A narrow loss: on the BJD’s loss

The BJD’s ploy of equivocation towards the BJP at the Centre resulted in its decline

Updated - June 06, 2024 09:10 am IST

Published - June 06, 2024 12:20 am IST

After 24 years and three months in power in Odisha, outgoing Chief Minister Naveen Patnaik will finally pass the baton to a new Bharatiya Janata Party (BJP)-led government. The performance of the Patnaik-led Biju Janata Dal (BJD) in the Assembly elections was not poor — a 40.22% vote share, that was marginally ahead of the BJP’s 40.07%. But the BJP was able to win in more constituencies, getting 78 of the 147 seats as against the BJD’s 51. The BJD’s performance in the simultaneously held Lok Sabha polls was slightly worse — its vote share dipped by 2.76 points to 37.46% while the BJP’s increased to 45.41%, by a whopping 5.34 points. Clearly, a section of BJD voters preferred the BJP for the Lok Sabha despite voting for the incumbent in the Assembly elections. The BJP mustered a strong vote share across geographical regions, besting the BJD even in its rural strongholds, while enhancing its already substantial urban vote shares. The BJD’s relatively poor performance, compared to the 2019 Assembly elections, when it won 44.7% of the votes, must be attributed to Mr. Patnaik’s diminishing appeal. The party had assiduously built its popularity on the basis of welfare measures, including targeted schemes in the largely agrarian State. Mr. Patnaik garnered much of the credit for these schemes and each electoral victory over the years deepened his support base.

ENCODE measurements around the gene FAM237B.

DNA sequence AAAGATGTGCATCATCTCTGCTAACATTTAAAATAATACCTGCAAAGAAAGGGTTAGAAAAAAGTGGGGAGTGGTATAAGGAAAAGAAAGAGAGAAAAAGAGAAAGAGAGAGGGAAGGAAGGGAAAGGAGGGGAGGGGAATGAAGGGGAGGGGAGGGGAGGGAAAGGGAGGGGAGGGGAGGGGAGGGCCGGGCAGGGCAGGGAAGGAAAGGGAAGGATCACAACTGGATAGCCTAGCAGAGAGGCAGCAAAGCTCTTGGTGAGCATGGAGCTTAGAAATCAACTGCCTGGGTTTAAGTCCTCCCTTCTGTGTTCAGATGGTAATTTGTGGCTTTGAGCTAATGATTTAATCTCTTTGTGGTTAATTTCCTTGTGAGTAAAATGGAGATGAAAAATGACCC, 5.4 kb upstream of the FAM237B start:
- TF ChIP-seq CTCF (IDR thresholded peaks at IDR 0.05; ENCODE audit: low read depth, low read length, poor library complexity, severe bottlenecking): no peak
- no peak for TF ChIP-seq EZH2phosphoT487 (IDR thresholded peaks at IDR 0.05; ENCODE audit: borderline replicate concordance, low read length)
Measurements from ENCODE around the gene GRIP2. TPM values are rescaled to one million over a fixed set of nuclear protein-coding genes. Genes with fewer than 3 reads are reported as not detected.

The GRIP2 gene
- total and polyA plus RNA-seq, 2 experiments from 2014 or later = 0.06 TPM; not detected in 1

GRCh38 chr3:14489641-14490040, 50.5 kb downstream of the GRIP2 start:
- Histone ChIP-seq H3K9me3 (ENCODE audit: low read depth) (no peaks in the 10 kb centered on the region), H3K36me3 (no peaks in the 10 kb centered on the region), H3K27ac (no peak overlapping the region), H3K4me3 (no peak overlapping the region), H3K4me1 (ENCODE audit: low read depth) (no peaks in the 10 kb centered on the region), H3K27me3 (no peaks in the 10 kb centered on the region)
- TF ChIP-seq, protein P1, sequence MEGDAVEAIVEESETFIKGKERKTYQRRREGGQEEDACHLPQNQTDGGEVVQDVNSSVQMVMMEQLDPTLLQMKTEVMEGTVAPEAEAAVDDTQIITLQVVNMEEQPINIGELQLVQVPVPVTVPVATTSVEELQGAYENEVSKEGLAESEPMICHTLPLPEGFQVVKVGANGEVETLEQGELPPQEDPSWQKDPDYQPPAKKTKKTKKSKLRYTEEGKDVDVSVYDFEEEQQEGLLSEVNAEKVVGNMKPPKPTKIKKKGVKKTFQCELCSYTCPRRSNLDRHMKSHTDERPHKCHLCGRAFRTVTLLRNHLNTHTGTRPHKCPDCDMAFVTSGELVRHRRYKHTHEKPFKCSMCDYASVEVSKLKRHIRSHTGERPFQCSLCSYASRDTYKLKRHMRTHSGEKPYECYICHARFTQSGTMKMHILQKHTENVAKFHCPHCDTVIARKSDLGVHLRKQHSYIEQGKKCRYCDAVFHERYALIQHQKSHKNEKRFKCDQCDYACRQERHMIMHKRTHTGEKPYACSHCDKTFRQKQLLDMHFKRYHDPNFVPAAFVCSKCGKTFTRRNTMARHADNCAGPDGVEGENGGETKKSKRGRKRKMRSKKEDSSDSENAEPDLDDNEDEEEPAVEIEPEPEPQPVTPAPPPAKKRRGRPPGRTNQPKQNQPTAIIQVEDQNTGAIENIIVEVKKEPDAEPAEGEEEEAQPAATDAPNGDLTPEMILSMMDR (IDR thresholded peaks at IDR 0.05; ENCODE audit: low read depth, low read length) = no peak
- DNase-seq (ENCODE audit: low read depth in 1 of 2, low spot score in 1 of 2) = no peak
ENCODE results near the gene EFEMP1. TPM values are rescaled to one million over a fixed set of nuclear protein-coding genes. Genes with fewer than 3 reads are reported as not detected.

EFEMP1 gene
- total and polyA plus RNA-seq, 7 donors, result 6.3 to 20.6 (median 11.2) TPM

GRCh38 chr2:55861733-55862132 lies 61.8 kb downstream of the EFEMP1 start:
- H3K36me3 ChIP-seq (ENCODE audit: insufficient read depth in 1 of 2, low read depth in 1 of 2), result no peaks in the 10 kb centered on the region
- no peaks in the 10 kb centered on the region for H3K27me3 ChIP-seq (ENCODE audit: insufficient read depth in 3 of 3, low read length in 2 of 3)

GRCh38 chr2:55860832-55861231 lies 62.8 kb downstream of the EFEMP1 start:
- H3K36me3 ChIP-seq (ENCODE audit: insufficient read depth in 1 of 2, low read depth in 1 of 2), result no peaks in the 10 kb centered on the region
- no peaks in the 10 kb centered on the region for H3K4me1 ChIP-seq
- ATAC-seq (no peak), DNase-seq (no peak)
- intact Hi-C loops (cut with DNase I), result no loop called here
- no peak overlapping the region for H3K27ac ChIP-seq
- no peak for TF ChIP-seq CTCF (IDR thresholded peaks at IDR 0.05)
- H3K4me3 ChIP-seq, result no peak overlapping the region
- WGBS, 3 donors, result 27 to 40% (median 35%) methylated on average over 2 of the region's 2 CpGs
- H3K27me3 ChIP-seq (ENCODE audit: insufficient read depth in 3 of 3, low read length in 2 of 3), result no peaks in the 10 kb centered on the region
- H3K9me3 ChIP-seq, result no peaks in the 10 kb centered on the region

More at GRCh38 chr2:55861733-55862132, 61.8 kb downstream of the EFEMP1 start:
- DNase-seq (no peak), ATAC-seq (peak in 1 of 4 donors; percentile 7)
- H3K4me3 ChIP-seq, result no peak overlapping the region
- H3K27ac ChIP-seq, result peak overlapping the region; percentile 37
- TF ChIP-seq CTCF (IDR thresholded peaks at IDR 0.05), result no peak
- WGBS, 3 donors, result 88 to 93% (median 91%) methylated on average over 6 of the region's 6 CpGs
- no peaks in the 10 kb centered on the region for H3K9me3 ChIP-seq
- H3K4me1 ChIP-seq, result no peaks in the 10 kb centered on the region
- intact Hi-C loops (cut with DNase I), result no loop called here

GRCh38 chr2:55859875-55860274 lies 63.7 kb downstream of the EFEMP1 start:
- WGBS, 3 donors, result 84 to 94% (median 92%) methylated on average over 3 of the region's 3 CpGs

The BJP emphasised Mr. Patnaik’s alleged frail health and attacked his protégé, the former bureaucrat-turned politician V.K. Pandian and his Tamil roots. The insularity of this campaign notwithstanding, the question of Mr. Patnaik’s succession was deftly used by the BJP to sow doubts in the BJD’s base. A number of defections from the BJD to the BJP over the years also helped the BJP seize the initiative. That prior to the elections, both parties had engaged in parleys to contest as an alliance and the BJP later broke off the talks suggest that the BJP had an inkling that it stood a better chance fighting the BJD. The BJD’s policy of endorsing most of the BJP-led government’s measures, including controversial ones, and to play the role of a friendly party that was not part of the NDA backfired, just as it did with the YSRCP in Andhra Pradesh. These parties along with the Bharat Rashtra Samiti in an earlier period and the Bahujan Samaj Party, allowed themselves to be used as buffers by the BJP in the expectation that the BJP would help them stave off their rivals in their States. But these stances only affected them in the long run as they allowed the BJP to pick up support and leaders who defected from their ranks. The BJD’s loss of power and the rapid decline of the YSRCP and BRS offer a cautionary tale about these parties’ ploy of equivocation.

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